Quyen Fong receives Spotlight Award

From the period of January to June 2018, the DTL Spotlight Award goes to Quyen Fong to acknowledge her outstanding work ethics and helpful initiatives. Quyen has been instrumental in the implementation of new labs offered by DTL in the fields of Immunology and Physiology. She has identified potential problems and found solutions, suggesting cost-cutting measures, while ensuring experiments are improved and fulfill their teaching goals.

Past winners

  • April 2018, Quyen Fong
  • December 2017, Aida Leiva-Gonzalez
  • April 2017, Janet Katz
  • December 2016, James Wilson

DTL participates in TCDSB Perspectives Conference


Perspectives Conference – Reaction Time Workshop

Perspectives Conference – Reaction Time Workshop

The Division of Teaching Laboratories (DTL) continues its tradition of participating in the University wide Perspectives Conference in collaboration with the Toronto Catholic District School Board by offering a reaction time workshop. This is DTL’s fifth year participating in this initiative. This conference allows gifted students to experience the university setting and a multitude of workshops ranging from arts, engineering to science. In this hands-on workshop, 20 participants will get a glimpse of the physiology behind the simple “braking reaction.” Participants will have a chance to test out their reaction time, and compete with each other on a simulator for the fastest time. In addition students will also test out different “stress” factors that alter their reaction time.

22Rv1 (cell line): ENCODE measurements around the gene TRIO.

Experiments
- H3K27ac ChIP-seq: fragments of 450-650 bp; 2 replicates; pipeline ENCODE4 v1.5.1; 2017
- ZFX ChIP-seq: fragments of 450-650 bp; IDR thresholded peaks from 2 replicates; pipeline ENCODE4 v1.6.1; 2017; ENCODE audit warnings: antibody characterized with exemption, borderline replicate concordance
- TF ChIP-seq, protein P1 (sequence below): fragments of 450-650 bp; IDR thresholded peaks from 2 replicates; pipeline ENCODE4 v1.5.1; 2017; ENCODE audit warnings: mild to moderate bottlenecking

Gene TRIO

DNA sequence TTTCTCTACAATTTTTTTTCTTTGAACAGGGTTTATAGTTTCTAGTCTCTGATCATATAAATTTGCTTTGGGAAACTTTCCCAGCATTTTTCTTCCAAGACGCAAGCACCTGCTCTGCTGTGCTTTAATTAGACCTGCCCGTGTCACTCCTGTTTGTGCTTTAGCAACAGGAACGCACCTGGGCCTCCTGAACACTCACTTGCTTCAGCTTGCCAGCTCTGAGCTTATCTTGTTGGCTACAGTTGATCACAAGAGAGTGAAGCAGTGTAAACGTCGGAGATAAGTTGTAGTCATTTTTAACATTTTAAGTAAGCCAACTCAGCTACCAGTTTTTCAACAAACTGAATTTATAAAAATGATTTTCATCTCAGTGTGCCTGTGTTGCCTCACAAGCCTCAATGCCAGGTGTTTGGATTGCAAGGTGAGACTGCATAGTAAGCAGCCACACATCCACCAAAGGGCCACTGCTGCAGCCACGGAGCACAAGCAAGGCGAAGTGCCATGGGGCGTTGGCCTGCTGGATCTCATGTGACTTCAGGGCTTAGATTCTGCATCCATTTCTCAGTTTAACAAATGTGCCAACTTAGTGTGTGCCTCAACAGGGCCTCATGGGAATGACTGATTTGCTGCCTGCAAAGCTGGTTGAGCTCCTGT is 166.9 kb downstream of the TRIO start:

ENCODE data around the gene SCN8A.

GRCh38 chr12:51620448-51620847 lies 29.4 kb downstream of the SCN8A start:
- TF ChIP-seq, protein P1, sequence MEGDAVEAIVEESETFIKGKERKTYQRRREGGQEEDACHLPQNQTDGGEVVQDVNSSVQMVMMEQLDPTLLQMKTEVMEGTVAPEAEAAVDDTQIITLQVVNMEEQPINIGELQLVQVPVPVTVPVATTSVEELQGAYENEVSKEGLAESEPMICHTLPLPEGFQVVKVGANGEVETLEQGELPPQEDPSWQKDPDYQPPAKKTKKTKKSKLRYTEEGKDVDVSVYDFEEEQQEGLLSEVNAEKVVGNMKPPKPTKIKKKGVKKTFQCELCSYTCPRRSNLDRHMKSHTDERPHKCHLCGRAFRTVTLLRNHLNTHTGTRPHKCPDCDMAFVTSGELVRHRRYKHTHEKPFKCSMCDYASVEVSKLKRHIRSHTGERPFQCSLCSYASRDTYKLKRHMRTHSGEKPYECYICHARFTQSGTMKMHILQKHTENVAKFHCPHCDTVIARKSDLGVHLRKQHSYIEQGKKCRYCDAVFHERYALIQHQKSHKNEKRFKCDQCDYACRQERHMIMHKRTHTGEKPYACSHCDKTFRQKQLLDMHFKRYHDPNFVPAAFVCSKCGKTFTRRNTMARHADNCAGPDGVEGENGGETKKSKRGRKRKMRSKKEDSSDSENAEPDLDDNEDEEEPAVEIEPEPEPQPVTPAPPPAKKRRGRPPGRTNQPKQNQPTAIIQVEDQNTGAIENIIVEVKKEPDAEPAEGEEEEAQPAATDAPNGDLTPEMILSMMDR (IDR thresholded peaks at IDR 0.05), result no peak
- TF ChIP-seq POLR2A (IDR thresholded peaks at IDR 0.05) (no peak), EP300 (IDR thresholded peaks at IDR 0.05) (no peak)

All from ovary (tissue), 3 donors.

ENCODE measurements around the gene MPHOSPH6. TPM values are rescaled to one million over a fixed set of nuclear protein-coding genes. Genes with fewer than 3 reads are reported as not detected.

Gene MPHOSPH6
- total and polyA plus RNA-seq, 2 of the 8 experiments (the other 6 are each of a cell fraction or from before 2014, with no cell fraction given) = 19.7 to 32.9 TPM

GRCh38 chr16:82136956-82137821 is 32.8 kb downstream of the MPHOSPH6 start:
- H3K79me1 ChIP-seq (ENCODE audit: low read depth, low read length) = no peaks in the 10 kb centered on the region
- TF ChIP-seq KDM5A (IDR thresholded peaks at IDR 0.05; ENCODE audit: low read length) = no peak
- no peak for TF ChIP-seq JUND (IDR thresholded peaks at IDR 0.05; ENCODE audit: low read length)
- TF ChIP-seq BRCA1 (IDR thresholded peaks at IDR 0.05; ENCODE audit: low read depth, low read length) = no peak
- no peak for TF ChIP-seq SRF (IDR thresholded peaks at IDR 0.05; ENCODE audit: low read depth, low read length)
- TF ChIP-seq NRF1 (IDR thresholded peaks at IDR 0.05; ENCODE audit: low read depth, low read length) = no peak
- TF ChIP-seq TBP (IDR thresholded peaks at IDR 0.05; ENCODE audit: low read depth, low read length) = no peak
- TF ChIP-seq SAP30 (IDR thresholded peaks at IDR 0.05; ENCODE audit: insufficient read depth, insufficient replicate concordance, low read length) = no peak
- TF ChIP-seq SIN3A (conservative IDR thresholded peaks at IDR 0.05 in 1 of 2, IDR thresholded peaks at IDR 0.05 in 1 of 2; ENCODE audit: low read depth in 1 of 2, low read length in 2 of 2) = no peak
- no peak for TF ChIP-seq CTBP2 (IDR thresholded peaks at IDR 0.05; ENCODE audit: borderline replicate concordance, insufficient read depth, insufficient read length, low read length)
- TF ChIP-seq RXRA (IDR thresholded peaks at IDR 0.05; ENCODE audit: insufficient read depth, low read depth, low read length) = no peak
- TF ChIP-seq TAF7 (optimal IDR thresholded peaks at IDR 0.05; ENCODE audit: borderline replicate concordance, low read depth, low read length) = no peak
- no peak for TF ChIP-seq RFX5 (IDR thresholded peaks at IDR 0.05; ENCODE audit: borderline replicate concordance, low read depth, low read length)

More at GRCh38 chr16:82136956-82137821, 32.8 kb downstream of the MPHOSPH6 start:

image of classroom

Thank you to all of DTL’s staff and especially Betty Chan, Vis Lielbardis, Linna Wei and Artur Jakubowski for organizing this workshop.

Letter from Vice Provost Students regarding laboratory activities in the following courses: PSL 372H from 2005 until 2011, and the Youth Summer Program (YSP) from 2008 until 2011.

Dear Student,

I am writing to you on behalf of the University of Toronto to provide you with some health information that may be relevant to you. The information pertains to some of the participants in the following courses: PHE 325Y and PHE 225S from 2006 until 2012, PSL 372H from 2005 until 2011, and the Youth Summer Program (YSP) from 2008 until 2011.

This issue applies only to those students who agreed to have their blood tested with a finger-stick device during the lab portion of these courses. If you did not volunteer to have your blood tested, this notice does not pertain to you.

During the laboratory portion of these courses, a finger-stick device was used by some students to take a drop of blood for determining blood type or testing for glucose or lactate levels. The lancet tip, the part of the device that punctures the finger, was replaced after each use but the finger-stick device itself was sometimes re-used during the same lab. Health Canada recommends that this type of finger-stick device should only be used by one person, even if the lancet tip is changed.